Soon afterwards, due to death threats from Batista’s forces, Fidel and others from the 26th of July Movement were forced to leave Cuba, and went into exile in Mexico. Knowing there was no way to get rid of the dictator Batista or create a more just society legally, they began to make plans to invade Cuba and begin guerrilla actions.
After raising funds from several sources, including the Cuban community in the U.S., a small farm outside of Mexico City was purchased where the rebels trained. It was around this time that Fidel met the Argentine Ernesto ‘Che’ Guevara, who agreed to join him within hours.

The Mexican police arrested, and then later released the rebels with the understanding that they would leave the country immediately. This caused the group to hasten their departure.

The 81 guerrillas – including Camilo Cienfuegos, Juan Almeida, and Fidel’s brother Raul – crammed themselves into the small yacht Granma, and departed Mexico on the night of November 24, 1956.
Bad weather and other mishaps delayed their arrival by two days (thus rendering useless an armed uprising in Santiago which was aimed at drawing away the attention of Batista’s forces), and caused them to arrive 30 miles away from the point where weapons and reinforcements awaited them.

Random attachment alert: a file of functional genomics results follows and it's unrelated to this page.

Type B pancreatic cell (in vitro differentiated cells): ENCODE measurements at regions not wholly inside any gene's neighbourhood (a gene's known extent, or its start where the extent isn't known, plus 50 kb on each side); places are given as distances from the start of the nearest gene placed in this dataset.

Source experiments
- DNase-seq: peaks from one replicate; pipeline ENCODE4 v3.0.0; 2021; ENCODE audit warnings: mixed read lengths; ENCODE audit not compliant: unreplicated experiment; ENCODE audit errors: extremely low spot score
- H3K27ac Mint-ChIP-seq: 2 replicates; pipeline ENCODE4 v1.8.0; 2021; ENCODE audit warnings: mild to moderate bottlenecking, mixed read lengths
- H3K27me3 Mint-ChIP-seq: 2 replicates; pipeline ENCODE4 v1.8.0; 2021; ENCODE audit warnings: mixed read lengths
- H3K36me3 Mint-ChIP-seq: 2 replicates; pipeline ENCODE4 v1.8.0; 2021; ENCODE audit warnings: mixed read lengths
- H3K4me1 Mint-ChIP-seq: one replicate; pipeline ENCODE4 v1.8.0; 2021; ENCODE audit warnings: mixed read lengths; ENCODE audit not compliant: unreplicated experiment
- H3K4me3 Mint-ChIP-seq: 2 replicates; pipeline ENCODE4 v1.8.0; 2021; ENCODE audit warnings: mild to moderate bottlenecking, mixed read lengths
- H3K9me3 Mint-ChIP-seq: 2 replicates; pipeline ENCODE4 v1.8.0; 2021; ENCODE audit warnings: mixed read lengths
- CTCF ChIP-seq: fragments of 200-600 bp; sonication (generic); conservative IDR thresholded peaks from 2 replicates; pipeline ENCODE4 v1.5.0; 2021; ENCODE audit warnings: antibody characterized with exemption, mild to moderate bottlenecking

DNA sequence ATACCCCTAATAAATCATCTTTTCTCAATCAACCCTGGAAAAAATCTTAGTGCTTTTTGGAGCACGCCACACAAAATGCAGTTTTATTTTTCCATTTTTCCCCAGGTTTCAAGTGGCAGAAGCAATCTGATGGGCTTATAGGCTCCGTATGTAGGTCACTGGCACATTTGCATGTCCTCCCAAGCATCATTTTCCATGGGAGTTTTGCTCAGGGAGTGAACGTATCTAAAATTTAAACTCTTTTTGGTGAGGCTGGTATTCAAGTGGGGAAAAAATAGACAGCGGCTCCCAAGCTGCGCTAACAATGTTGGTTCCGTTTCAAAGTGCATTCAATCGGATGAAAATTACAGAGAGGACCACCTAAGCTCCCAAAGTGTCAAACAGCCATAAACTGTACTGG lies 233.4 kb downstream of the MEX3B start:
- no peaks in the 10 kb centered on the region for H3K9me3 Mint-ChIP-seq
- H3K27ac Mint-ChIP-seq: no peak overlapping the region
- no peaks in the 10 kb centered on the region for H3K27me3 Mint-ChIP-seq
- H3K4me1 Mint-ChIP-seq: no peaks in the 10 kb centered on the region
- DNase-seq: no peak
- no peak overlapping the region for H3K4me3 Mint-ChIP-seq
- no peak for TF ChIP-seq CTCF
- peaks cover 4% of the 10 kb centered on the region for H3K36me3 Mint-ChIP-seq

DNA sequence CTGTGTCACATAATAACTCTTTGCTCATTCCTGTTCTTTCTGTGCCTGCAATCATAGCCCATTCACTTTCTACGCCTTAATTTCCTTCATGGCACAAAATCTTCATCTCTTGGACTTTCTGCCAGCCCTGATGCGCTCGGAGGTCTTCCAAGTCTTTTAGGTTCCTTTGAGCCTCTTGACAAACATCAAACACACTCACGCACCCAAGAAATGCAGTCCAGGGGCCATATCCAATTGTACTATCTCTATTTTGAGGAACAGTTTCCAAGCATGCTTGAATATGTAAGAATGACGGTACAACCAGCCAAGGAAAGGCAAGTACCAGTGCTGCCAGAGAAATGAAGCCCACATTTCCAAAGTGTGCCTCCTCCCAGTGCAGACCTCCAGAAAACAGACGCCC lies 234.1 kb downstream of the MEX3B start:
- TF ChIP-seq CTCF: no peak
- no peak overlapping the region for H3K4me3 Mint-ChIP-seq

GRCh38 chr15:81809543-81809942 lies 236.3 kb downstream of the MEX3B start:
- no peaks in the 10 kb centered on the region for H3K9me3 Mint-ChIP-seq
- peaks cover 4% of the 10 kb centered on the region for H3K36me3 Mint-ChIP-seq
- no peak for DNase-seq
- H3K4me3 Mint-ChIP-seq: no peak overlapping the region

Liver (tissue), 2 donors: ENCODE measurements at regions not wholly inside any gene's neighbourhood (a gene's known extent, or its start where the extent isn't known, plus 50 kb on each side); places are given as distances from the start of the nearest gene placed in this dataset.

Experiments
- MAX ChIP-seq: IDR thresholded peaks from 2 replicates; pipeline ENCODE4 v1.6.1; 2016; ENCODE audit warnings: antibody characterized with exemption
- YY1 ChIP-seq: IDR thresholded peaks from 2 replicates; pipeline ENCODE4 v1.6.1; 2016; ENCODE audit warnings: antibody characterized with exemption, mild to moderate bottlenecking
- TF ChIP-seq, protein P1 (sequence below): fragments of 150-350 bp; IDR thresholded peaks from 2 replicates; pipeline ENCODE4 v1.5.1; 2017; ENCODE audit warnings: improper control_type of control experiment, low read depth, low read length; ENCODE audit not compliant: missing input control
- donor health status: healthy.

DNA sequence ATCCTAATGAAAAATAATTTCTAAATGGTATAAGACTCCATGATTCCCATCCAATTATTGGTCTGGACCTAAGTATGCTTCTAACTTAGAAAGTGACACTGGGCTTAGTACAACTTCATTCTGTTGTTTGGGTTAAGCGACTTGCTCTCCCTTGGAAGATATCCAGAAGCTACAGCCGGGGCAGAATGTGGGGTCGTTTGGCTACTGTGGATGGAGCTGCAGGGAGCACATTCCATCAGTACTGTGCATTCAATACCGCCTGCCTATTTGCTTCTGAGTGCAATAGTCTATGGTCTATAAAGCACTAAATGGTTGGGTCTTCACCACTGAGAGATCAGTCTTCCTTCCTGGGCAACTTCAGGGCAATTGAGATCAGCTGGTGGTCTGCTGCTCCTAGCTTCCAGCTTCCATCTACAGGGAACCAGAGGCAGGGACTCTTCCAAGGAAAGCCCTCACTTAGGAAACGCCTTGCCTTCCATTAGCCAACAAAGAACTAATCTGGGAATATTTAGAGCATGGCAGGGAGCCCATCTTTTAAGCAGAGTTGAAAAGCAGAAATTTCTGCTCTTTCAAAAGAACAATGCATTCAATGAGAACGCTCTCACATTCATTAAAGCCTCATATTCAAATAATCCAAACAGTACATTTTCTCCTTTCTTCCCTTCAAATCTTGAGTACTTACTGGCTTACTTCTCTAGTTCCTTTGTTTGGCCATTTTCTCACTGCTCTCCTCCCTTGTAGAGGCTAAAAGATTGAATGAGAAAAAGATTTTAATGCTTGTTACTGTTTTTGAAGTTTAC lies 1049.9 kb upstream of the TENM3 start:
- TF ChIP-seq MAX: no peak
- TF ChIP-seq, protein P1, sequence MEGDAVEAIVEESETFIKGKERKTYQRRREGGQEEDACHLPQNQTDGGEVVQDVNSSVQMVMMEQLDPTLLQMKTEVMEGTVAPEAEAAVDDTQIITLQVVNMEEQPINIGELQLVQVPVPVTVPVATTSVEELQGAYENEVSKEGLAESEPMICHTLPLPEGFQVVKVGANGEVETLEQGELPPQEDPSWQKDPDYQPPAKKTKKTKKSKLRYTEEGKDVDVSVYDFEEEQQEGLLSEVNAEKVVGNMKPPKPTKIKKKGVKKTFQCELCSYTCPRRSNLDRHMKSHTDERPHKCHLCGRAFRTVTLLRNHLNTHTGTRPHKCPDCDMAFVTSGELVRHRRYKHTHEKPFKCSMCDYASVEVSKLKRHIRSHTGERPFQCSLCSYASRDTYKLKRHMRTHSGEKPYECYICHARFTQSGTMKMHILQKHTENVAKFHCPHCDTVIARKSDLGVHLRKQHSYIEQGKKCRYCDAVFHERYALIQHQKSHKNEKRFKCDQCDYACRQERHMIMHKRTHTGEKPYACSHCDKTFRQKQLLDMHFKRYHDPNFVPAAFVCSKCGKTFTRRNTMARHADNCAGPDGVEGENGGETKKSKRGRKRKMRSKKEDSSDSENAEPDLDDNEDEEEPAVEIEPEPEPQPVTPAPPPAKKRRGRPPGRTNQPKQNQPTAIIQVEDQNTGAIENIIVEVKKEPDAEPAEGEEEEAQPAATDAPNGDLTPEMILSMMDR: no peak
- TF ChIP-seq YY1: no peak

Almost immediately after their landing, they were ambushed by Batista’s troops. All but a dozen of the rebels were killed.
The handful of survivors made their way undetected into the rugged Sierra Maestra mountains. It was from here that their Rebel Army would organize raids on military installations to acquire weapons, working closely with the regions peasants and gaining their full support.

Herbert Matthews, a New York Times correspondent, was invited to the Sierra Maestra to report on the 26th of July Movement. Matthews’ reports brought international attention to the movement. New recruits continued to join the rebels, and urban guerrilla groups, such as the Civic Resistance group, founded in 1957, became auxiliaries of the 26th of July Movement.